When I first came across Oh & Ah, I thought it was just a small craft brand selling adorable resin coasters in the likeness of furry friends. Although the designs were simple, they were unique. Enough so that I wanted to learn more.
Upon further investigation, I realised Oh & Ah is way more than just some random crafts store. Rather, it’s a consumer-facing design label art collective started back in 2007, before the heyday of local independent makers and crafters.
It seems to have quite a storied past, based on its social media postings, but there’s a twist—its socials have been inactive since 2021.
Currently in hiatus
At first, I was ready to give up on Oh & Ah, realising it might’ve simply died off. However, its Pinkoi page (a Taiwanese ecommerce platform) showed some signs of life, so I curiously reached out.
To my surprise, Sweii Chong responded.
Dialling in all the way from Ho Chi Minh City, Sweii, one of the co-founders of Oh & Ah, explained to me that Oh & Ah has been inactive online due to her move to Vietnam. Aside from being an artist, Sweii is also an educator with a background in graphic design, interactive design, and advertising.
Previously, she had been juggling Oh & Ah and teaching part-time at The One Academy. Now in Vietnam, she’s working with RMIT University Vietnam.
Having been operating Oh & Ah for over a decade, Sweii expressed it wasn’t easy to commit to the outstation job.
“But after COVID, you just want to make some changes,” she explained. “Get some fresh air, new experiences, new inspiration.”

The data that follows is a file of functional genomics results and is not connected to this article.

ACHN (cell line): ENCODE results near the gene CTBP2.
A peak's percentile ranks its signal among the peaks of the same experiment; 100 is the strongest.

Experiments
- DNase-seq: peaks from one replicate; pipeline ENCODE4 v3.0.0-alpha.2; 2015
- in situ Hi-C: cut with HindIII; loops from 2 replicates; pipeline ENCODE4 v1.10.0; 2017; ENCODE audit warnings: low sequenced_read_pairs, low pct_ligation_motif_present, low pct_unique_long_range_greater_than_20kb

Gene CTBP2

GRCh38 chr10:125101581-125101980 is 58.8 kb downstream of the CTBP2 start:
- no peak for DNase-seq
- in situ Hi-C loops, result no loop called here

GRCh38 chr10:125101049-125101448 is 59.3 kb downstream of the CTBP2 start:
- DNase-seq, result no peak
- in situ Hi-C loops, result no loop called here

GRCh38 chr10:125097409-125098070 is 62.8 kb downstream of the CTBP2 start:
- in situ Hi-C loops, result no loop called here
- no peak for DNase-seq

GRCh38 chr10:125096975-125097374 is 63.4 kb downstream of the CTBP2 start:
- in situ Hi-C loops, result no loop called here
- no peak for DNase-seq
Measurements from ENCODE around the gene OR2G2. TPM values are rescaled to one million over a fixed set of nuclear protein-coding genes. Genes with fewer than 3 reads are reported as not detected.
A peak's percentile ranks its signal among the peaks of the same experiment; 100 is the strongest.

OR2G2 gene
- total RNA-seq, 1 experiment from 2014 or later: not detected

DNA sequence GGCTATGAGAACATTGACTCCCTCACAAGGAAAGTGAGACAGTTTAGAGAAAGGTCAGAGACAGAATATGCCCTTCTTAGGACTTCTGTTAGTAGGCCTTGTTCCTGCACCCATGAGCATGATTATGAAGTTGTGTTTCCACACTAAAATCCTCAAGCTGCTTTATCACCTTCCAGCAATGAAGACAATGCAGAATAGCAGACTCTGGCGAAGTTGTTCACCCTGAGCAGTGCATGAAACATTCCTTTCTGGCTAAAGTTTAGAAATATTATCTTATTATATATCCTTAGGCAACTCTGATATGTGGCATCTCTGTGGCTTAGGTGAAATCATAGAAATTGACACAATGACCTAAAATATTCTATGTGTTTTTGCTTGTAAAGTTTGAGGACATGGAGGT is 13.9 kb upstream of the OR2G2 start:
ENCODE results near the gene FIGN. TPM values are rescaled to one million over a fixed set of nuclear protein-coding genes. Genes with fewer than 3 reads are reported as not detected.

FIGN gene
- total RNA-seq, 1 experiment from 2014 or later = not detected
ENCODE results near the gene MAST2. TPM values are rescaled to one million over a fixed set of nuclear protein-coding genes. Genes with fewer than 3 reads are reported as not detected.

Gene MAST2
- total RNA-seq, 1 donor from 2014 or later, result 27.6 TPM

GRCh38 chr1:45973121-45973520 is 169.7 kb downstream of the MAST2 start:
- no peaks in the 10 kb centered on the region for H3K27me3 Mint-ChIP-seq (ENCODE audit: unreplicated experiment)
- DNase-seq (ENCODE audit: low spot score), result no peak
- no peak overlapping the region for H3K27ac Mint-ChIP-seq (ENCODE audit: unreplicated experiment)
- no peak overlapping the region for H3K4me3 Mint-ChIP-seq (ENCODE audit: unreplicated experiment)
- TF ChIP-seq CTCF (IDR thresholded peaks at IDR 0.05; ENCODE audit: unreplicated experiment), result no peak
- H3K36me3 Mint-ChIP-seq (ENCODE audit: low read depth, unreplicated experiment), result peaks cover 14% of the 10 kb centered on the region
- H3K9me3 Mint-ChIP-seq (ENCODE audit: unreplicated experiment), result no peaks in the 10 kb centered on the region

Sweii has been there for six months, with another year and a half to go before she returns to Malaysia. Seeing it as a short-term getaway, Sweii hopes that this period will let her look for new ways to extend Oh & Ah’s content and products.
“Well, I would say I was very happy to get the chance to take a break,” she admitted. “I’m doing something I like, but it’s still quite tiring after several years in this routine.”
“I was pretty relieved once I realised I had a change, and I was going to Vietnam, I can have a short pause,” she admitted. “But it’s already been six months, and I’m feeling like I really need to get this started again.”
Running a business when you’re not business-minded
While Oh & Ah’s online activities have stopped, its products can still be found in select stores on a consignment basis. After all, Oh & Ah has never been reliant on online purchases anyway.
Rather, its Pinkoi platform had been an afterthought. Sweii had opened it after receiving good feedback for her resin coasters at an expo in Taiwan.
Perhaps some may think that the team should’ve started on ecommerce platforms earlier, but entrepreneurship has never been their forte.
“When we started Oh & Ah, we were not business-minded,” Sweii said. “To be honest, most designers are not business-minded. Even until now, I’m still struggling with it.”
“Probably this is why I couldn’t really put aside my educator role and use my full force to turn Oh & Ah into a full business or enterprise,” she mused.
Although the business started purely out of interest, the artists knew that they needed funds to keep things running. Still, turning a high level of profit was never the goal.
Back then, arts and crafts bazaars were non-existent, so the artists would get inspiration from overseas markets such as ones in London and Bangkok.